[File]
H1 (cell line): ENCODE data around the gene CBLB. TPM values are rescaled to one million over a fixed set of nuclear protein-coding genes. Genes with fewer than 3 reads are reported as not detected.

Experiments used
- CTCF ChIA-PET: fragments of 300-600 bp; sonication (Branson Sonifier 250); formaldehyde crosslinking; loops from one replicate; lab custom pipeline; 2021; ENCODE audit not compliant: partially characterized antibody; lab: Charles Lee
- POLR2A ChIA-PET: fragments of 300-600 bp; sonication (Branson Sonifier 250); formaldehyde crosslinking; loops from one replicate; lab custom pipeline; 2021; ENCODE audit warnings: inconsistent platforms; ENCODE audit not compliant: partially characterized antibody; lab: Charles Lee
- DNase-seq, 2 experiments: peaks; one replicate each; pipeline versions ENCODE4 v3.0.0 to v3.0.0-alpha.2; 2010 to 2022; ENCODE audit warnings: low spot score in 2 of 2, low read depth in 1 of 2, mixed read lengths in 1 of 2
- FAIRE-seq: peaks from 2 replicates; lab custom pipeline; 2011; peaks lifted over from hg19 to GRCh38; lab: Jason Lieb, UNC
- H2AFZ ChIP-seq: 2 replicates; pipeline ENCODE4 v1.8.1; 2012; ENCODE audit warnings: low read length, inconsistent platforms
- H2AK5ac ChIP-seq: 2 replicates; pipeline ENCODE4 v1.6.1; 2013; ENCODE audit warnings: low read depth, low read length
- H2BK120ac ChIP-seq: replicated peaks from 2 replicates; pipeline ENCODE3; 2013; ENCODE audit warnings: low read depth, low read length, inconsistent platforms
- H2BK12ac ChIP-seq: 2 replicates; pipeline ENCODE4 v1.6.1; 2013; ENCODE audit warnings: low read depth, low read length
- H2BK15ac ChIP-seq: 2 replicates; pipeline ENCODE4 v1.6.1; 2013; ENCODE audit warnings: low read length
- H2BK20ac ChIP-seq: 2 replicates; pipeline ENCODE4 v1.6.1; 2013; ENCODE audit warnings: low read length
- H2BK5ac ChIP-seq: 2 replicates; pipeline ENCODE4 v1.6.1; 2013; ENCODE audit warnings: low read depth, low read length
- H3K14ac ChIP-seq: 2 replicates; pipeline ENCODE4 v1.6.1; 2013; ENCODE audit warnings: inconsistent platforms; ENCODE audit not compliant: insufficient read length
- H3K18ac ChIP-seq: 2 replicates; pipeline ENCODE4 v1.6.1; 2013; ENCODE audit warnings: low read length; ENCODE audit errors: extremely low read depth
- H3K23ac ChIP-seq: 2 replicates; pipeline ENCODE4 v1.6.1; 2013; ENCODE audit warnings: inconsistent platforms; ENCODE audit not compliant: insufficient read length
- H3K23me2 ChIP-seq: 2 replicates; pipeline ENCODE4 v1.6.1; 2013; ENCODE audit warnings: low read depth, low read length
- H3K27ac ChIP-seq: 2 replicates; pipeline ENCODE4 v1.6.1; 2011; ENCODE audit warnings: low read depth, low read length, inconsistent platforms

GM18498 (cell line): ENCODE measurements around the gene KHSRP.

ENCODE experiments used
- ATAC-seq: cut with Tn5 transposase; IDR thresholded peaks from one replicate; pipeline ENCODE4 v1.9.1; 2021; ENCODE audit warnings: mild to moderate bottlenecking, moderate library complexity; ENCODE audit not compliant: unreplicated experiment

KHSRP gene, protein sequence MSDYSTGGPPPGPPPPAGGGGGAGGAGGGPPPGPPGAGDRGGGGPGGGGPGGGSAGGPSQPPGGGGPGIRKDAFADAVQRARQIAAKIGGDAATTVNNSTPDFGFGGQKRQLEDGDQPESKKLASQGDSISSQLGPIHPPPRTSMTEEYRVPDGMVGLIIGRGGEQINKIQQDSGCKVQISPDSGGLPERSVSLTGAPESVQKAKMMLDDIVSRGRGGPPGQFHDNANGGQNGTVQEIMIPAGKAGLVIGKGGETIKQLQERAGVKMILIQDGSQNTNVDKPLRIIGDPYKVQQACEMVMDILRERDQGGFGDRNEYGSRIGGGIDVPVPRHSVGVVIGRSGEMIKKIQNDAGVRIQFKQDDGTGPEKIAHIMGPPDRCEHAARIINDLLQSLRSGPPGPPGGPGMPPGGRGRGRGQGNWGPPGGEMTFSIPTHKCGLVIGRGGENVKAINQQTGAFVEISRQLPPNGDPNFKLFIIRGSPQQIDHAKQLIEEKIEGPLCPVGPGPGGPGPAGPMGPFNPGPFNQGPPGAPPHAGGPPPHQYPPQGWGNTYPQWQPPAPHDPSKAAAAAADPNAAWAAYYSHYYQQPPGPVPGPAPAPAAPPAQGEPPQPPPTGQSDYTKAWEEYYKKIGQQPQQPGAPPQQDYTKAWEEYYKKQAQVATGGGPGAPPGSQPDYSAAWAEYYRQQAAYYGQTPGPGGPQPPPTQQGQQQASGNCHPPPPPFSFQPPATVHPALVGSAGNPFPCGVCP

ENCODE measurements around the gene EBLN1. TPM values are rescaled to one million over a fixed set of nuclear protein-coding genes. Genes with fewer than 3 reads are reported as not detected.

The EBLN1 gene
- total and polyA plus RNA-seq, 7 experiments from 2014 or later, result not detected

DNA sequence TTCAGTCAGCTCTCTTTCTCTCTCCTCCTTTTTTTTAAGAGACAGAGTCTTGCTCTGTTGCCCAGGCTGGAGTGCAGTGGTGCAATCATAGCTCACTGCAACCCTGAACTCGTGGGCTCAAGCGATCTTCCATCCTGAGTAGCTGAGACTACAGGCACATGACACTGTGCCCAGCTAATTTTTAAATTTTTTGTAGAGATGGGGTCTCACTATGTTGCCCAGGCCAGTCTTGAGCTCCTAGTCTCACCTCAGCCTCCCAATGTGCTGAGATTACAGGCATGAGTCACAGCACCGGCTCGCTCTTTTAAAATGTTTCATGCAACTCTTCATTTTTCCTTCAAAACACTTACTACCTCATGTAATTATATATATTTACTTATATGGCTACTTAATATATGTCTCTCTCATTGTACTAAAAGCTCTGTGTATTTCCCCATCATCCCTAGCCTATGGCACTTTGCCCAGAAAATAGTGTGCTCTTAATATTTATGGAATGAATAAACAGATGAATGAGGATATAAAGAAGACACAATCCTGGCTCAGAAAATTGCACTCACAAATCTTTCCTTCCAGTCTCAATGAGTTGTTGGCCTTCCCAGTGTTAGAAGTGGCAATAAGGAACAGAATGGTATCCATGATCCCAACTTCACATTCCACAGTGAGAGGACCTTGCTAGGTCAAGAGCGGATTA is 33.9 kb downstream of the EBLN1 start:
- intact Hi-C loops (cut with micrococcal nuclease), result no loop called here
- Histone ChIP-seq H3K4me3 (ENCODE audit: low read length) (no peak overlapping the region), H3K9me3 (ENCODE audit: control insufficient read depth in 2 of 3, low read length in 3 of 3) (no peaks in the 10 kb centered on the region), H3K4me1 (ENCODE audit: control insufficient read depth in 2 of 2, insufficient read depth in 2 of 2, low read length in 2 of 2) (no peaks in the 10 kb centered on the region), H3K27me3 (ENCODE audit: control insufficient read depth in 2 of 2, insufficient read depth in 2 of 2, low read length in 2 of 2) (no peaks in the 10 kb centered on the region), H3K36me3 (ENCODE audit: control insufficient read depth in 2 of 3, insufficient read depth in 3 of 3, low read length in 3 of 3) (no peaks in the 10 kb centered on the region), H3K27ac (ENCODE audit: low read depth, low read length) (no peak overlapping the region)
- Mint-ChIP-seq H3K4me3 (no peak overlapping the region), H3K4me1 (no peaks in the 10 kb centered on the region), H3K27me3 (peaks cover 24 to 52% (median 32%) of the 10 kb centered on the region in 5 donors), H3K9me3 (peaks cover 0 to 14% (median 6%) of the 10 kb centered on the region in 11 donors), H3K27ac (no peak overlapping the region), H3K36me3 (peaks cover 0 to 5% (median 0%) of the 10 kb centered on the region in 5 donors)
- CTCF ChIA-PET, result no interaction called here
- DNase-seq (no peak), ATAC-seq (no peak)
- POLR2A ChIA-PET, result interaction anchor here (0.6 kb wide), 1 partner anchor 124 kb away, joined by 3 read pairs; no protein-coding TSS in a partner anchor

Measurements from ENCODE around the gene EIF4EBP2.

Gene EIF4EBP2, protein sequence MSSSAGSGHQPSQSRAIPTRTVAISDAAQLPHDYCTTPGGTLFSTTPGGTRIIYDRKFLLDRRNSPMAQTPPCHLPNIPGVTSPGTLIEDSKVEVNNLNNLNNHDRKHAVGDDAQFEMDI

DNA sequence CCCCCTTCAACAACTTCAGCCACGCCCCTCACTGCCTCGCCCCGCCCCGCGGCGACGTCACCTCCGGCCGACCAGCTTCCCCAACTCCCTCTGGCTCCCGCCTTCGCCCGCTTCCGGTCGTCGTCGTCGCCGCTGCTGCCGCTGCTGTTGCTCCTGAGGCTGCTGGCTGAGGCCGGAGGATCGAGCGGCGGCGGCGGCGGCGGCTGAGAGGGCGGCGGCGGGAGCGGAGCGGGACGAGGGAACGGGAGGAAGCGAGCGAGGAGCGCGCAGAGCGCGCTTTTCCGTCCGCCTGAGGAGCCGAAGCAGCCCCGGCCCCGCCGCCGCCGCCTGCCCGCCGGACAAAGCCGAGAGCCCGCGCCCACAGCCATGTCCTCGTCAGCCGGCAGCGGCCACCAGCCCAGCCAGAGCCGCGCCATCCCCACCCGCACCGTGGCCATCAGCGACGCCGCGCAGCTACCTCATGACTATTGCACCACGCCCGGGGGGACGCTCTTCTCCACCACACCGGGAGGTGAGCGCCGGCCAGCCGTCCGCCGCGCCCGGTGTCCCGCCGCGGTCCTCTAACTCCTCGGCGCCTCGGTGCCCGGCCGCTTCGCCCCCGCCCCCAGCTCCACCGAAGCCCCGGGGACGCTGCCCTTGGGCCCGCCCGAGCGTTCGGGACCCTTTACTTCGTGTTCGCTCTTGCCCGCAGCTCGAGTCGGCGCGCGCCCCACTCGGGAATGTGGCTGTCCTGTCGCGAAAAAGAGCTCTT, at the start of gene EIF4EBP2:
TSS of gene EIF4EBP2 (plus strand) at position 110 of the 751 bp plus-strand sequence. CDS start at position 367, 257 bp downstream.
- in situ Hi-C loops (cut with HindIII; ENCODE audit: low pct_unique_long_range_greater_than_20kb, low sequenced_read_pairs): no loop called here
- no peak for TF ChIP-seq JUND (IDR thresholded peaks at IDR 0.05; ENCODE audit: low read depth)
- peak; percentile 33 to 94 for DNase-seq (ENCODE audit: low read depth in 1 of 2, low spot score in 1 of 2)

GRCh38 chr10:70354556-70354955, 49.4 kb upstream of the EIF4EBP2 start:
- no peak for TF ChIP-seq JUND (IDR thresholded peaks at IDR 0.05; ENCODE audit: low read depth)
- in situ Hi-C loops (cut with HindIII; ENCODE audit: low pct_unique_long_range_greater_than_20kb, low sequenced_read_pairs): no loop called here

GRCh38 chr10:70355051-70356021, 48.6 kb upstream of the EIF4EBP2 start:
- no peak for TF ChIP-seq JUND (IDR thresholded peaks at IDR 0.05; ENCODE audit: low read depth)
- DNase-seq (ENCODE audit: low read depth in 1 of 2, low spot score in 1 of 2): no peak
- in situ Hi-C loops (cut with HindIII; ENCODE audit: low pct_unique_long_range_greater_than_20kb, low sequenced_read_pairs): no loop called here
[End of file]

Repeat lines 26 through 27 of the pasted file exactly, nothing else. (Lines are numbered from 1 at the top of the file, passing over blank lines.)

DNA sequence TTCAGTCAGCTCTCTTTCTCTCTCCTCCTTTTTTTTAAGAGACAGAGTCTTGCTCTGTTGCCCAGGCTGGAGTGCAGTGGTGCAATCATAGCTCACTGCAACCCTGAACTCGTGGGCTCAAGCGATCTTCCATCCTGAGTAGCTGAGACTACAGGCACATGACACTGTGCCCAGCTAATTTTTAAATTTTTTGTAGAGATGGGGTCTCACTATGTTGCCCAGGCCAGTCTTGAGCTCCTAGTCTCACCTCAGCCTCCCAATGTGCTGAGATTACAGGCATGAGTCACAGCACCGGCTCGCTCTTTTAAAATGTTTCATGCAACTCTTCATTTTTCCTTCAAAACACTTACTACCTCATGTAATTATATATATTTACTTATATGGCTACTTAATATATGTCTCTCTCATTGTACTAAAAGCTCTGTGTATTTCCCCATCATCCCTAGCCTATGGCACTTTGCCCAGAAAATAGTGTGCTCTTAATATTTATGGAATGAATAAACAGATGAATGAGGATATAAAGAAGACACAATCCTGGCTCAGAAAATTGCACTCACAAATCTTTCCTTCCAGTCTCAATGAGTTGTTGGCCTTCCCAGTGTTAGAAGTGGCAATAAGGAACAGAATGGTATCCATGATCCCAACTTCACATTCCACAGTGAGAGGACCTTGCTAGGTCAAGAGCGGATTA is 33.9 kb downstream of the EBLN1 start:
- intact Hi-C loops (cut with micrococcal nuclease), result no loop called here